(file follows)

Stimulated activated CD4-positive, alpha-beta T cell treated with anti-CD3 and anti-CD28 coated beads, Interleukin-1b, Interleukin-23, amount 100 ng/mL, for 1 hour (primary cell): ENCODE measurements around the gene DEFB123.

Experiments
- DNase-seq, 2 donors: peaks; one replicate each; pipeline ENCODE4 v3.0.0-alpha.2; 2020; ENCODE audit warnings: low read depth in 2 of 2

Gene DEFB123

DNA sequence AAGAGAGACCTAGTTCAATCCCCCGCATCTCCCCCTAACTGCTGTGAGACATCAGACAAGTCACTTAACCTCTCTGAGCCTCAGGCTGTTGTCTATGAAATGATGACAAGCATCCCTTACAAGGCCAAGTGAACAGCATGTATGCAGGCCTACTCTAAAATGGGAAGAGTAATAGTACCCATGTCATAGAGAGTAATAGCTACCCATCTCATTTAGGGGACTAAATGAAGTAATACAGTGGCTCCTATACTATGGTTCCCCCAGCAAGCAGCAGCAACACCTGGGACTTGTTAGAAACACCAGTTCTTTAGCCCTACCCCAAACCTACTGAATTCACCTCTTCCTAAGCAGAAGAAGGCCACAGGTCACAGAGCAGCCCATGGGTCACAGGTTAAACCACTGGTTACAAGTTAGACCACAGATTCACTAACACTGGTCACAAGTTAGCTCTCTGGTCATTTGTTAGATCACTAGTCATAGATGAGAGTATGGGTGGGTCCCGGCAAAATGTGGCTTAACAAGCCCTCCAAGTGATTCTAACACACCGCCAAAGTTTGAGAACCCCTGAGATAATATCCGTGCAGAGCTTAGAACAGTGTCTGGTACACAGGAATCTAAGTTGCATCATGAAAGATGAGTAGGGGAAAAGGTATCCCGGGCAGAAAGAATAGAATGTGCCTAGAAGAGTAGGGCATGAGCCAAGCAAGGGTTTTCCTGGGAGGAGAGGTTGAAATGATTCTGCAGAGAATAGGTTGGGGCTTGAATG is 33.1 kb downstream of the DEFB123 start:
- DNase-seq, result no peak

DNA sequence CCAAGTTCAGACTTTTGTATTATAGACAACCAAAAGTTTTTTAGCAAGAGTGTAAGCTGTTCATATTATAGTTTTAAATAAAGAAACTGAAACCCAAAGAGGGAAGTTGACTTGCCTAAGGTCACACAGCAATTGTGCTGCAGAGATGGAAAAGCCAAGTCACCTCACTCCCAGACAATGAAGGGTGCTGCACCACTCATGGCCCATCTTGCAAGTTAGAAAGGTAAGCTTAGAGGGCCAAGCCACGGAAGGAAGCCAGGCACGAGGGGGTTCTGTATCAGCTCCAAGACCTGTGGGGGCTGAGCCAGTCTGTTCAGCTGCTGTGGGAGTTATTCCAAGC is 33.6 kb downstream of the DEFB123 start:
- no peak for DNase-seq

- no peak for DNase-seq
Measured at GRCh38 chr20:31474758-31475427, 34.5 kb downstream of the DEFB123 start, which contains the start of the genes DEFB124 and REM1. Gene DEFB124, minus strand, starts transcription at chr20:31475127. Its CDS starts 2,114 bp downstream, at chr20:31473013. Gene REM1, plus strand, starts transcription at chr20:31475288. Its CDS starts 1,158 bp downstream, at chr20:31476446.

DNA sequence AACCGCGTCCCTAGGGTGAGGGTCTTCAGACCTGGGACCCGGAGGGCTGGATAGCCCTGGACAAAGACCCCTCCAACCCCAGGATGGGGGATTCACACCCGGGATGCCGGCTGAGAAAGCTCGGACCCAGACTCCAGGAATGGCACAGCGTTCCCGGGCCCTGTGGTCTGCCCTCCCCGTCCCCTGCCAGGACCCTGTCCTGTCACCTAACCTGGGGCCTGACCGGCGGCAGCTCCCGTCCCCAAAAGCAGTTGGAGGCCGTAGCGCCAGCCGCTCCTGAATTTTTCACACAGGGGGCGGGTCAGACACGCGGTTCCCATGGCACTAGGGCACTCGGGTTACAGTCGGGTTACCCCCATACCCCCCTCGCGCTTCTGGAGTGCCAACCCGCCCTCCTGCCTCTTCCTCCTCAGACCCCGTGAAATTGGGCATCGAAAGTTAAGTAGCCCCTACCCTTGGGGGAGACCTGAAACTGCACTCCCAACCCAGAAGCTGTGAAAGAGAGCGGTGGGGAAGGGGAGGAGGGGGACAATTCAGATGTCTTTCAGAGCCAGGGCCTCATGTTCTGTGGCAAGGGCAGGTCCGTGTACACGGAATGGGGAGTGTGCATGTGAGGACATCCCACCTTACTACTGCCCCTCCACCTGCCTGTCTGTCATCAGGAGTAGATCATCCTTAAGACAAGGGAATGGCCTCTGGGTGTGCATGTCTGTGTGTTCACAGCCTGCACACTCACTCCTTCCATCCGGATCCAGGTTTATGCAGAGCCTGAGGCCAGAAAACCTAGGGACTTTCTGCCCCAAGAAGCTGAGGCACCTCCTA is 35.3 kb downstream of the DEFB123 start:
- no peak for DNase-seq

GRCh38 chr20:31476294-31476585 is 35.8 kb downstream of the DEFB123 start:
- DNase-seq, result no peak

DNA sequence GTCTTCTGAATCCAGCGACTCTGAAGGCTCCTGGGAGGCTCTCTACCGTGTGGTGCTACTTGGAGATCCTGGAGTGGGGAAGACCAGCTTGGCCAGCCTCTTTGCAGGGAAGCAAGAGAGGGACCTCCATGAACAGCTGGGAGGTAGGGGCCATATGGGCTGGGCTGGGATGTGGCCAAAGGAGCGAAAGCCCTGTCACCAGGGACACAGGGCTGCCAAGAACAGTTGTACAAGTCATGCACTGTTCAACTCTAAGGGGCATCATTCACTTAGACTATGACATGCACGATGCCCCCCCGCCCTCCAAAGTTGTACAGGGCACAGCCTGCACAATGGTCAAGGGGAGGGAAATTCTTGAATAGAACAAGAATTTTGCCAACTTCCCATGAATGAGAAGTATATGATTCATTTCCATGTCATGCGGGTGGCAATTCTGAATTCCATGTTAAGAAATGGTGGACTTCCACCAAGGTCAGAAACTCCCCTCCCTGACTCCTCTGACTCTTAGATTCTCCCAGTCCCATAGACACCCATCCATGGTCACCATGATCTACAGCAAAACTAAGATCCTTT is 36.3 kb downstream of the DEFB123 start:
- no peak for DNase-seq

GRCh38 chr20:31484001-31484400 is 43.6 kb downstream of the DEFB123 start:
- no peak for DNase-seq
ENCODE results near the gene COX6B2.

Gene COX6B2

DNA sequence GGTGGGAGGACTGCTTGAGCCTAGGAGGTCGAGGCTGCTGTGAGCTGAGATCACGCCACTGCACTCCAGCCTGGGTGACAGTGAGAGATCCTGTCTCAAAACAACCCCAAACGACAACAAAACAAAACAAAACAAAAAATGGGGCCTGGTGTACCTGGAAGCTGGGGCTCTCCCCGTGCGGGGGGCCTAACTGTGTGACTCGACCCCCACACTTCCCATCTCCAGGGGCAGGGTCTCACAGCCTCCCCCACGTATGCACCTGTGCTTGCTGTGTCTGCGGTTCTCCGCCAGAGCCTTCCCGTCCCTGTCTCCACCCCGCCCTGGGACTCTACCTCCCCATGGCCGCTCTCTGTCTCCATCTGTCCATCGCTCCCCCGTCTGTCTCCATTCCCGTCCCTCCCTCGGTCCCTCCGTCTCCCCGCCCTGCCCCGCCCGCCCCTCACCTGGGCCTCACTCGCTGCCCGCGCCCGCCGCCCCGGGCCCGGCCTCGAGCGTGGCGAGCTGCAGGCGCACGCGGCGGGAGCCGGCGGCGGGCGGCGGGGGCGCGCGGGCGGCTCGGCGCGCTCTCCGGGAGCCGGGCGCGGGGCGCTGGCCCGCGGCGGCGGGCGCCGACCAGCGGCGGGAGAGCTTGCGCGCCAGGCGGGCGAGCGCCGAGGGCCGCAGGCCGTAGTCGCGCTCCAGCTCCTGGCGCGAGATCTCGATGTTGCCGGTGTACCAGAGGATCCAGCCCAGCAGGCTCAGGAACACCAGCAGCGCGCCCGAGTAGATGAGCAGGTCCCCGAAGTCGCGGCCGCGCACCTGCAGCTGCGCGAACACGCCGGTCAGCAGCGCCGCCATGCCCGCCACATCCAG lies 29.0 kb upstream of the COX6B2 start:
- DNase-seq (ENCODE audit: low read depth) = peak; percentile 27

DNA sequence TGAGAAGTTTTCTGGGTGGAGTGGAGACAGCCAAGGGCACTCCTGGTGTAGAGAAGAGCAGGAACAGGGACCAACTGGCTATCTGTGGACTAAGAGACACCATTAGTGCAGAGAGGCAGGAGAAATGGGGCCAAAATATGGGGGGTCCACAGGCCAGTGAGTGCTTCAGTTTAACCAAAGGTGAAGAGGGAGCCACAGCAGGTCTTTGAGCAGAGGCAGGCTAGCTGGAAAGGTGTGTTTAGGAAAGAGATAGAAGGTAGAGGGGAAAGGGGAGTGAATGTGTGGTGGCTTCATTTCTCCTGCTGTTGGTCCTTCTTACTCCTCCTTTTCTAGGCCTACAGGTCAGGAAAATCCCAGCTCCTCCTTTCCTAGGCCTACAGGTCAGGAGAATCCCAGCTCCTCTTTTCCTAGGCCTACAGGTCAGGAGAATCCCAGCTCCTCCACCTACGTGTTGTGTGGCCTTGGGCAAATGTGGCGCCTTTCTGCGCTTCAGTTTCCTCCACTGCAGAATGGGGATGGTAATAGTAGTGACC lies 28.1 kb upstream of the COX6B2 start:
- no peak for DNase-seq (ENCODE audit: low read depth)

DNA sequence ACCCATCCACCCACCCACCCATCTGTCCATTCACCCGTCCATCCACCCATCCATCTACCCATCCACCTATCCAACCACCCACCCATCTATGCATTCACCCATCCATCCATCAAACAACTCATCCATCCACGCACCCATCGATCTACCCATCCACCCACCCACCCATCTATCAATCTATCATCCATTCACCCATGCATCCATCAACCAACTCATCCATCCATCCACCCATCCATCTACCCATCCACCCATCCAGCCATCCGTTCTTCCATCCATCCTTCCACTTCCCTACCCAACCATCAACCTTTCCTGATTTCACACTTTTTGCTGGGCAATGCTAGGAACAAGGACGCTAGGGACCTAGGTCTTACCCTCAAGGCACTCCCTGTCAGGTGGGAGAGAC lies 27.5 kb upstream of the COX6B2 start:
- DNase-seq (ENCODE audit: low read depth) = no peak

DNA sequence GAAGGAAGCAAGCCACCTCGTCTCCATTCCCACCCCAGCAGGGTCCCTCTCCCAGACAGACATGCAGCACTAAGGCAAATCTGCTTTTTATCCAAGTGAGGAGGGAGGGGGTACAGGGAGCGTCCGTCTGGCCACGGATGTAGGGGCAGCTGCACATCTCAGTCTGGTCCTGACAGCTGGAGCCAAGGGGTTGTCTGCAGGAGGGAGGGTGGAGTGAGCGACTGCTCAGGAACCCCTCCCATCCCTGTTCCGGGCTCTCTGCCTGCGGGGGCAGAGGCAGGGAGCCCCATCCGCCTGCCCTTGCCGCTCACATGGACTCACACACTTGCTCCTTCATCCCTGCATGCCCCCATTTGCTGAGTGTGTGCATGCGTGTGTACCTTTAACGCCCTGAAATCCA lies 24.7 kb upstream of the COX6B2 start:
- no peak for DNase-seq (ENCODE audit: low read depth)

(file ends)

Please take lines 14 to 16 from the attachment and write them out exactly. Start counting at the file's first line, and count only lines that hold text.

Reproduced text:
- DNase-seq, result no peak

DNA sequence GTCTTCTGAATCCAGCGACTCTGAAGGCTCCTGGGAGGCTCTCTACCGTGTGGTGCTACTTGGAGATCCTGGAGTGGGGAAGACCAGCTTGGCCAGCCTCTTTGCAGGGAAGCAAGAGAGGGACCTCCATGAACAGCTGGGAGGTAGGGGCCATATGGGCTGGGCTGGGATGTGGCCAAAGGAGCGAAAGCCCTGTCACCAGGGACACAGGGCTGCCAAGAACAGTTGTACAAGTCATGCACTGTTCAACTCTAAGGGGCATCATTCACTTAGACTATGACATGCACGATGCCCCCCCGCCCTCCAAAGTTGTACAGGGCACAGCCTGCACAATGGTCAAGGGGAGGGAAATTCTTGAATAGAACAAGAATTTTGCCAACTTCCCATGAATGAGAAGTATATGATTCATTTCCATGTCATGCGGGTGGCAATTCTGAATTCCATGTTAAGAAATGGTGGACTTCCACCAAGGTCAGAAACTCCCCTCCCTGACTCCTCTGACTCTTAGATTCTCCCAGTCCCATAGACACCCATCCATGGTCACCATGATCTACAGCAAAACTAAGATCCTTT is 36.3 kb downstream of the DEFB123 start:
- no peak for DNase-seq